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Thursday, August 12, 2010

Maurice Olender on the craft of reading and historical reasoning

A little gem from what Umberto Eco calls "one of the most beautiful books that I know on this subject":
A scholar's writings can be a place where conflicts crystallize: an author's whole work can be based on positions that to us seem mutually contradictory . . . .
  To confine an author to a simple image of his work, often concocted by later researchers for purposes of their own, is to recreate the past by inventing precursors for the present. . . .
  To take an author seriously, to view his work in the context of its times, to attempt to describe the twists and turns of his thinking does not, however, mean that one agrees with his conclusions or subscribes to his views. Obvious as this point is, it is worth making explicitly here.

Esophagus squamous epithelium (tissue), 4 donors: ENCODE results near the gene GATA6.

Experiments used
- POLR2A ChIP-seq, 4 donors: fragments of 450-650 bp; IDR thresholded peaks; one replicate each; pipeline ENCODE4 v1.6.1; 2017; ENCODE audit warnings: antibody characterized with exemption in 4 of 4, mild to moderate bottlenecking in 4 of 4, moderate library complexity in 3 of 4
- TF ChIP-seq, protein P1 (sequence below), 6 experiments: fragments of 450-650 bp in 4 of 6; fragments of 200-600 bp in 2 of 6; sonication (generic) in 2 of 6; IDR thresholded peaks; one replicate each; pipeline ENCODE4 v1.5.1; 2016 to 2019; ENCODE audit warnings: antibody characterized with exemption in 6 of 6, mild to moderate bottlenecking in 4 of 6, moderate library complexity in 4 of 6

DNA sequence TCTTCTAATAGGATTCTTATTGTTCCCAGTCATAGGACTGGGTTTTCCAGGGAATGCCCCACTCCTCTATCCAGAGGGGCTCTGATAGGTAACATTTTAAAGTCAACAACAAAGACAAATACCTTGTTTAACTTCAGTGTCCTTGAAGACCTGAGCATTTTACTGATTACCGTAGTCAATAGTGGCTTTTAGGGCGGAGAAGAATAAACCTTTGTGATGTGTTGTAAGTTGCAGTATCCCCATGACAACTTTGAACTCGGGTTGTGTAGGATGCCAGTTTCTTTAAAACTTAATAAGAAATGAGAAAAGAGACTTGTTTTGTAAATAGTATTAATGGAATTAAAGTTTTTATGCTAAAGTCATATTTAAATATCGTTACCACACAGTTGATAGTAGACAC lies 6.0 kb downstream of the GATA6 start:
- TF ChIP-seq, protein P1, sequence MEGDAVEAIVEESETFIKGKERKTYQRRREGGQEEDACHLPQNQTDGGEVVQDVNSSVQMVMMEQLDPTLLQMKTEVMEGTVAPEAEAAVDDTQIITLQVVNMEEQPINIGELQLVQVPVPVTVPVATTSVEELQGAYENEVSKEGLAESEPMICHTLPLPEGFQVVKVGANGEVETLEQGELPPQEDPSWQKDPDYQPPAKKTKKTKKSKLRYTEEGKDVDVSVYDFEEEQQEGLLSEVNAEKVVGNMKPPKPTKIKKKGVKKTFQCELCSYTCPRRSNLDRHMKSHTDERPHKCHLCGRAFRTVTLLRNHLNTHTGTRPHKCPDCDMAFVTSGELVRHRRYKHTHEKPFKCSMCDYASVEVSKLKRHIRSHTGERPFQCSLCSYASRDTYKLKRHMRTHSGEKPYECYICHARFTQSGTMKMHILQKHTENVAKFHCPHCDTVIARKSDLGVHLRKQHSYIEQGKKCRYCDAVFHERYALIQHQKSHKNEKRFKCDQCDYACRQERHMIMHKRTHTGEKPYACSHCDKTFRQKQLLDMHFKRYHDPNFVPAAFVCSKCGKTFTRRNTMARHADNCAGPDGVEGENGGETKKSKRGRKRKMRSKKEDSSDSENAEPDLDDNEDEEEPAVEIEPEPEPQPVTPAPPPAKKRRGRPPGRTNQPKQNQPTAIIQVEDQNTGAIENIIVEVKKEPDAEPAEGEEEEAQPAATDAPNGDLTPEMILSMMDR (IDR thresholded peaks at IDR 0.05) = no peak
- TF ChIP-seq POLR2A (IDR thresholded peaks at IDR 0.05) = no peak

Maurice Olender, The Languages of Paradise: Aryans and Semites, a Match Made in Heaven, trans. Arthur Goldhammer, revised and augmented ed. (NY: Other Press, 2002), 18

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